A House of Ill Repute

Friday, March 22, 2019


Eating chocolate, c. 1886. Library of Congress, Prints and Photographs Division.

Already mired in scandal for asking his attorney general to reconsider the criminal proceedings against Canadian engineering firm SNC-Lavalin, Canadian prime minister Justin Trudeau apologized to Parliament this week for eating a chocolate bar. His snack required an expression of his regret because he ate it in the House of Commons during a marathon overnight voting session. Members of Parliament are prohibited from eating food or drinking anything other than water while in the chamber. Conservative MP Scott Reid rose to call out several members for eating in the House of Commons, including Trudeau. CTV News reported that Reid had accused the prime minister of hiding a bagel in his desk:

Reid gave one last parting shot at the prime minister when he stated: “Mr. Speaker, the prime minister has already stained this place with corruption, he does not need to stain it with mustard as well.”

The Conservative politician was referencing the ongoing SNC-Lavalin scandal that continues to dog the Liberals more than a month after it became public.

The SNC-Lavalin affair is also the reason why members of Parliament were in the House of Commons on Wednesday night. The Liberal majority shot down a Conservative motion calling on the prime minister to allow former attorney general Jody Wilson-Raybould to testify again about the scandal.

This led to a Conservative-sponsored filibuster that has continued into Thursday morning.

In response to Reid’s accusation, Trudeau stood up and acknowledged he had eaten during the session.

“Indeed Mr. Speaker, I apologize. It was a chocolate bar and I apologize,” Trudeau stated as members of his party suppressed smiles behind him.


Parliament of Canada, Ottawa, c. 1880. The J. Paul Getty Museum. Digital image courtesy of the Getty’s Open Content Program.

In April 1896 a letter to the editor of The Scotsman reported that Canada’s parliament was significantly rowdier than Britain’s. During a thirty-eight-hour long session debating the Manitoba Remedial Bill, a piece of legislation that attempted to solve the political crisis surrounding the question of language and religion in Manitoba schools, several members of Parliament engaged in behavior “not by any means flattering to the good sense or good manners of the Dominion Parliament,” including an impromptu rendition of the song “Swanee River.” The writer suggests that the MP’s actions were those of “schoolboys when the master’s back was turned, instead of the actions of mature men and people’s representatives in a great assembly.” He quotes from a Canadian newspaper account:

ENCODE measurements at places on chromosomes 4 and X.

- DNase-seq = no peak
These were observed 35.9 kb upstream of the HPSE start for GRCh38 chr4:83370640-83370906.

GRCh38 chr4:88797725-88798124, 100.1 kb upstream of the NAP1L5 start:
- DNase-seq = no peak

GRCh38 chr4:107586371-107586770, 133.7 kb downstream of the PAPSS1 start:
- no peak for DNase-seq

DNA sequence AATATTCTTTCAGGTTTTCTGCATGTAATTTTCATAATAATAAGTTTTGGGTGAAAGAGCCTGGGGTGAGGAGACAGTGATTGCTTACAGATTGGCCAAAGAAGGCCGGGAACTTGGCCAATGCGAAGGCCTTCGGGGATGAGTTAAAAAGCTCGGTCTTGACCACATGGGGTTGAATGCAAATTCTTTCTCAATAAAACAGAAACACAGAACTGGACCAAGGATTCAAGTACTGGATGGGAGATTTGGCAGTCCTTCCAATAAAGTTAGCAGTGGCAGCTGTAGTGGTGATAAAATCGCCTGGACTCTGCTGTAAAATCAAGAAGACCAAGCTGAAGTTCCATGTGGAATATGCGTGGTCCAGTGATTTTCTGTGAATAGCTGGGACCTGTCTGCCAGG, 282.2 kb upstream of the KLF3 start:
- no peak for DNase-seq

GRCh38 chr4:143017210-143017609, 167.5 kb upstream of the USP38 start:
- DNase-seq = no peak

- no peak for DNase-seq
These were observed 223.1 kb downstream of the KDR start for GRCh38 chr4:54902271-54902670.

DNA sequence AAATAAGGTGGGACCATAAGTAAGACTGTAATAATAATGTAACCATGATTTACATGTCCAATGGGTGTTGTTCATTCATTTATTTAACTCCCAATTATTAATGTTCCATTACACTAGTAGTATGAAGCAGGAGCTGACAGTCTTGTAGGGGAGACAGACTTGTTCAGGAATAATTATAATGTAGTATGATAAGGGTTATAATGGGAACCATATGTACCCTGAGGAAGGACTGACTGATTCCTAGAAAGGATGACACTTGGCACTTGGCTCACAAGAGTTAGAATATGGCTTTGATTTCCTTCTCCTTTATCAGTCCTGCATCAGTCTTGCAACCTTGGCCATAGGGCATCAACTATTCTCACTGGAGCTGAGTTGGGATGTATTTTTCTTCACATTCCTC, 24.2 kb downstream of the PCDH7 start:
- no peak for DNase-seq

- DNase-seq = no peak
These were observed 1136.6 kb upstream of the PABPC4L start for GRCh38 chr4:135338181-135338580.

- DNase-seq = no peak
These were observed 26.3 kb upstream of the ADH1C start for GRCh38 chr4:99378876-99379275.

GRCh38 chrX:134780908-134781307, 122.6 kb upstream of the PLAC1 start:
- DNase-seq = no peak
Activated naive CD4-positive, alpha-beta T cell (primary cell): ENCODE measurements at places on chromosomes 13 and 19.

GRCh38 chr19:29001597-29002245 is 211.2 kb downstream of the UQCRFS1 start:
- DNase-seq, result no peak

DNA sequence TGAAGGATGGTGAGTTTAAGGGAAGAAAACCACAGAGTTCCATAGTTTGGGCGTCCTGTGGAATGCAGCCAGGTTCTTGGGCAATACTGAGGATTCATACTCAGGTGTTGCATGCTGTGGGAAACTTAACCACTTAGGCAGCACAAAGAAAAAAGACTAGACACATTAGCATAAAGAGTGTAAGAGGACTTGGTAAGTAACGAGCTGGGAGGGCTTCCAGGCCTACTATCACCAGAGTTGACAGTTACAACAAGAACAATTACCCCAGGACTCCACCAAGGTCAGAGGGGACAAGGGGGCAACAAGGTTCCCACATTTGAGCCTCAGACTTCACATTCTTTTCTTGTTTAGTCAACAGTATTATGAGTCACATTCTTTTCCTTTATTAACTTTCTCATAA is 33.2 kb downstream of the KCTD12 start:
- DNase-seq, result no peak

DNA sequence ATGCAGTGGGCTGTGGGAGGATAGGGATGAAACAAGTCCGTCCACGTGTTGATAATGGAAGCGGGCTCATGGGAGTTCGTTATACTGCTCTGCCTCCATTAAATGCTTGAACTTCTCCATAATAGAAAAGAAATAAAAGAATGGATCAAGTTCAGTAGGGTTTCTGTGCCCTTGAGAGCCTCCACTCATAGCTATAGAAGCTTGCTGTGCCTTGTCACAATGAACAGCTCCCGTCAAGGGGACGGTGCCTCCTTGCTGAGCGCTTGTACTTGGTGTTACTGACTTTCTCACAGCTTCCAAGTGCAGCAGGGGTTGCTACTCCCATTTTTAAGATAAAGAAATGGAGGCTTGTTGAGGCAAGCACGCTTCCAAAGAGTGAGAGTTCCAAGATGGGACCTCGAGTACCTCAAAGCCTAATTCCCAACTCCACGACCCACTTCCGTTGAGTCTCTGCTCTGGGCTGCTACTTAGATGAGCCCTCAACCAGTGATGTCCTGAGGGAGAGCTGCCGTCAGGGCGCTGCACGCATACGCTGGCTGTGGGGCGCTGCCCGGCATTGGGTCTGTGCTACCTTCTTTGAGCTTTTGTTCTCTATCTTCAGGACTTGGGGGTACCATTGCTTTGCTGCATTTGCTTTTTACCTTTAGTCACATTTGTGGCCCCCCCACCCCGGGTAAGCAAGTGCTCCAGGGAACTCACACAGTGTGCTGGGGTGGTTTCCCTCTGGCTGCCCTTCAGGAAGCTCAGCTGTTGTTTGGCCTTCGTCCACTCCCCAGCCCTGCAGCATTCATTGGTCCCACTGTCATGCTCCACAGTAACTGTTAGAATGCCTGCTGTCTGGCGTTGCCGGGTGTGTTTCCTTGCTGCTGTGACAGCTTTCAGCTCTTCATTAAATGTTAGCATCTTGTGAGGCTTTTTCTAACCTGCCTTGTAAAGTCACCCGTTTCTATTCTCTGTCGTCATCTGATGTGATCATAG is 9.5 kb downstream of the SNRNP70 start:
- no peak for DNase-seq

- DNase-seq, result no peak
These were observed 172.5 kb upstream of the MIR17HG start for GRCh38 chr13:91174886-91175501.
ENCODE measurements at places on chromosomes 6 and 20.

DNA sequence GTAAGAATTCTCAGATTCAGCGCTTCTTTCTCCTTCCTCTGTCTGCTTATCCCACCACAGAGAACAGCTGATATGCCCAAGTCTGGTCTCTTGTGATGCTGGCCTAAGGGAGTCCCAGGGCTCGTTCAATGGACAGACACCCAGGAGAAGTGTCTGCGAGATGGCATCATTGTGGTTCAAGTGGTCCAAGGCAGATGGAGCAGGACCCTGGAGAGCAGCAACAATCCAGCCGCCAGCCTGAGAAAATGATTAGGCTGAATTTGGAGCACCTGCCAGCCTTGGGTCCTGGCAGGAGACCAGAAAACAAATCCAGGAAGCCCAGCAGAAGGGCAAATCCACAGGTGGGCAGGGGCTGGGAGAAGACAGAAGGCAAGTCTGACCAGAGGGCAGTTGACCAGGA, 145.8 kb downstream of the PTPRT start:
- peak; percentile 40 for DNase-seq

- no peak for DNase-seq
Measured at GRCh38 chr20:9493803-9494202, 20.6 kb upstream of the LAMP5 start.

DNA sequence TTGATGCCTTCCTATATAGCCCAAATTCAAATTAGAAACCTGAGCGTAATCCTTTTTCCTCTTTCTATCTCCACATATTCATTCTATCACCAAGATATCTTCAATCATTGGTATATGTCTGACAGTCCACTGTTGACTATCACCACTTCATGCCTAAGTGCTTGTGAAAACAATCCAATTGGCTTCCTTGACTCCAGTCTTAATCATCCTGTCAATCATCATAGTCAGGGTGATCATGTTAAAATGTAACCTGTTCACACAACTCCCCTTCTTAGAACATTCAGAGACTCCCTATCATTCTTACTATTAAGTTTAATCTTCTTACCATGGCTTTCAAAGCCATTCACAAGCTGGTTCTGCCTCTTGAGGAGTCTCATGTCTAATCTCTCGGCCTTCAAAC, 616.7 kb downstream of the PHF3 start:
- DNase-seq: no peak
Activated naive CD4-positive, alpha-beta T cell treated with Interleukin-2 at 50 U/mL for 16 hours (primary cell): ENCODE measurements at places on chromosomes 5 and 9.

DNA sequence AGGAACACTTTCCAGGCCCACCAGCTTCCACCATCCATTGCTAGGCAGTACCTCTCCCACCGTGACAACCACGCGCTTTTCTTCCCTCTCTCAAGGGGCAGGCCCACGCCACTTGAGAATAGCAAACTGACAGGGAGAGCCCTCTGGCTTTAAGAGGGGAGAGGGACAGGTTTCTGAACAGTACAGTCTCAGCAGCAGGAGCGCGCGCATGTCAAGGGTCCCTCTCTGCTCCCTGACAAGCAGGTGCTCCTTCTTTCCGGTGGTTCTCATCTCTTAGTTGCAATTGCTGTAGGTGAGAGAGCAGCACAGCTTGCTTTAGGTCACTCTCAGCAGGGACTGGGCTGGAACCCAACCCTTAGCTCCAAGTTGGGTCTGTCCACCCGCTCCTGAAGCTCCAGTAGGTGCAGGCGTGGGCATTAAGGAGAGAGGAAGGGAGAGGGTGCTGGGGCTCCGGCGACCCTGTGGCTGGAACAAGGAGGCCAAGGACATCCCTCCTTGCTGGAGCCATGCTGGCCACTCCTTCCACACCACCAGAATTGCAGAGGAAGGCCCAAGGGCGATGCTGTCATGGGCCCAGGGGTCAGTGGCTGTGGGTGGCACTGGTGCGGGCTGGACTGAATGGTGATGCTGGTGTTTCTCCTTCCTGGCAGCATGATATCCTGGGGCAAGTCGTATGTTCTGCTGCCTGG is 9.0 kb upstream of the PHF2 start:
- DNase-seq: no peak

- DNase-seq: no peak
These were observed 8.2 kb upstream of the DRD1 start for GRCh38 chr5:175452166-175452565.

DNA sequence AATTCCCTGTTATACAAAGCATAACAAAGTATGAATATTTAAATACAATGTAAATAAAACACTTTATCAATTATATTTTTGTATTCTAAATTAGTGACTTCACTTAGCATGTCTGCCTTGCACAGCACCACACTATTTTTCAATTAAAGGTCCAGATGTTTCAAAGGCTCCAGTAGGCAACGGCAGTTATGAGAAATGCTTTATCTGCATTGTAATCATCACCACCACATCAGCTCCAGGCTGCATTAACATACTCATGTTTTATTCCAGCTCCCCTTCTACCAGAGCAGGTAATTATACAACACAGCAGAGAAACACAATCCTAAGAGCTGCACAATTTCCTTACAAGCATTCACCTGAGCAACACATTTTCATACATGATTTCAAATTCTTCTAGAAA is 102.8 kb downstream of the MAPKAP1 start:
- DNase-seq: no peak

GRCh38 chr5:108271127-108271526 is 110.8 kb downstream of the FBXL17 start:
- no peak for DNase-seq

On the Speaker’s left at the rear of the chamber a small gang, flanked by Mr. Forbes and Mr. Sutherland, commenced a cock-crowing competition, when Mr. Forbes signally distinguished himself, exciting a smile upon the usually composed features of Mr. Foster even.

Mr. Martin lower down opened a drum solo by kicking the front of his desk, but he was soon distanced by the group at the back, who discovered they could make more noise by kicking the top of the desks. Mr. Gibson joined this group and rendered valuable assistance in the way of contributing a variety of indescribable sounds.

On the side of the chamber, by the Sergeant-at-Arms’ chair, two or three members indulged in target practice, making Mr. Metcalfe’s hat the target, and using paper balls as the pellets. On the Speaker’s right, Mr. Gillies, who is an adept at throwing cards, kept his hand in by throwing squares of thick blotting paper, one of which landed in Mr. Ouimet’s ear, while several landed in the galleries. The Speaker rising to put the question caused a temporary lull, but the ringing of the division bell caused it all to break out again.